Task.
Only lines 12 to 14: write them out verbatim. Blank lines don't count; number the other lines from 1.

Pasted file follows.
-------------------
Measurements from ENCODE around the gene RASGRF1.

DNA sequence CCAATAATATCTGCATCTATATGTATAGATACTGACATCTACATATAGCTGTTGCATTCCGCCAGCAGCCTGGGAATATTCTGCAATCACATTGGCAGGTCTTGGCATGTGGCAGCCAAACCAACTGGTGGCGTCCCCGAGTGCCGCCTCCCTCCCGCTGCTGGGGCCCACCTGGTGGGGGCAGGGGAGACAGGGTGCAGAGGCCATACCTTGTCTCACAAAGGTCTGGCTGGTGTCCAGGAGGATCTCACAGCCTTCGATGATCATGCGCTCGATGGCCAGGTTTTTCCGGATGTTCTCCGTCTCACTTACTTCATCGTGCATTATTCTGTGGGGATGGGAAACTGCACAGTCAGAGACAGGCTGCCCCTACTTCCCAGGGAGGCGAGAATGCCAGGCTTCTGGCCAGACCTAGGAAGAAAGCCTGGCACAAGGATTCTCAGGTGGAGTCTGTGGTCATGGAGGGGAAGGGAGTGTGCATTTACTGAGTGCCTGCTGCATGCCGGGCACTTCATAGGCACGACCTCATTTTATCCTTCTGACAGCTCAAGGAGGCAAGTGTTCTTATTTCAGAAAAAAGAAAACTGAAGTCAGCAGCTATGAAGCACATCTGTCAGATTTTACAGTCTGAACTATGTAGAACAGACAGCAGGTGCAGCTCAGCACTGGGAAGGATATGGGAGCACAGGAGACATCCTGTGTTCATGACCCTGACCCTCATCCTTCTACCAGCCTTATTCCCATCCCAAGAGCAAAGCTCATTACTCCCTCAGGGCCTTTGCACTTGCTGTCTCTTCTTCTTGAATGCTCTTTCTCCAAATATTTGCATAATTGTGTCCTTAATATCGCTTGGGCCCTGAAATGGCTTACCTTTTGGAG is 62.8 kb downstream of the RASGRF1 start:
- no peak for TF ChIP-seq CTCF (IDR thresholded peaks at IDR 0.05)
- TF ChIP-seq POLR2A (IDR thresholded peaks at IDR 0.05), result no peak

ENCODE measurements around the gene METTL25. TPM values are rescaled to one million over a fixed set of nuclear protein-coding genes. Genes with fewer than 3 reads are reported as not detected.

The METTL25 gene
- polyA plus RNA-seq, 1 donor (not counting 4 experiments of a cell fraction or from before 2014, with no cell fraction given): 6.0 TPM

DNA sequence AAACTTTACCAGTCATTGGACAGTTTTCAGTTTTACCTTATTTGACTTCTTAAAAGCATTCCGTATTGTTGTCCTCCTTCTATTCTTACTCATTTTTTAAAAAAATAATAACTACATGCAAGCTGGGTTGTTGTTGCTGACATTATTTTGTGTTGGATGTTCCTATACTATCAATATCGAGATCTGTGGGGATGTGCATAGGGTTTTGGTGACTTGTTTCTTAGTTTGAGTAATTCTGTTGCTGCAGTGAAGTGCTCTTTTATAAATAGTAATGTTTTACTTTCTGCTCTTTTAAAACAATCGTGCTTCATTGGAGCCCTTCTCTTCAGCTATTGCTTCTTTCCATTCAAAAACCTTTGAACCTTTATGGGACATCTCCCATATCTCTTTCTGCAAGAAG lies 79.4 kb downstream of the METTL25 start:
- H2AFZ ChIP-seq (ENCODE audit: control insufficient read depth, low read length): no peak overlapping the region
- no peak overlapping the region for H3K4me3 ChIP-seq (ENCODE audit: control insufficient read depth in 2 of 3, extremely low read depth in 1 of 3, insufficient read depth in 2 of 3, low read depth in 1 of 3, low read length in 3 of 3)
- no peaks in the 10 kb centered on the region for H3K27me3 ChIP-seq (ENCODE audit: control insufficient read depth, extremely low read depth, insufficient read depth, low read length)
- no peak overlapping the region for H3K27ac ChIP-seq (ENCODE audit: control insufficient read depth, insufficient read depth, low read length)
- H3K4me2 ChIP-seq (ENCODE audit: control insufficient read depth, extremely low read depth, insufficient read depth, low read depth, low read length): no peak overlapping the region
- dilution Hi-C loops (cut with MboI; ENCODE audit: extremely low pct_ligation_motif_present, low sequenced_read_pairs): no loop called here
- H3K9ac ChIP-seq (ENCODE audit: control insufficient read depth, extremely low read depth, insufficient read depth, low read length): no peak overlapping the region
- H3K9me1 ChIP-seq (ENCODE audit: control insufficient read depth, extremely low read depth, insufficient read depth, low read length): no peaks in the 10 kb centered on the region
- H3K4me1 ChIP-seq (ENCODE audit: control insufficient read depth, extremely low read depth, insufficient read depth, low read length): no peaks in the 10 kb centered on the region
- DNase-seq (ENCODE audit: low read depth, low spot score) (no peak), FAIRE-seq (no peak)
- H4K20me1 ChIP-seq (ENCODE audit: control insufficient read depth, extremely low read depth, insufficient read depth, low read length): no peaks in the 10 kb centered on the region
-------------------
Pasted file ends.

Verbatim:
- no peak overlapping the region for H3K27ac ChIP-seq (ENCODE audit: control insufficient read depth, insufficient read depth, low read length)
- H3K4me2 ChIP-seq (ENCODE audit: control insufficient read depth, extremely low read depth, insufficient read depth, low read depth, low read length): no peak overlapping the region
- dilution Hi-C loops (cut with MboI; ENCODE audit: extremely low pct_ligation_motif_present, low sequenced_read_pairs): no loop called here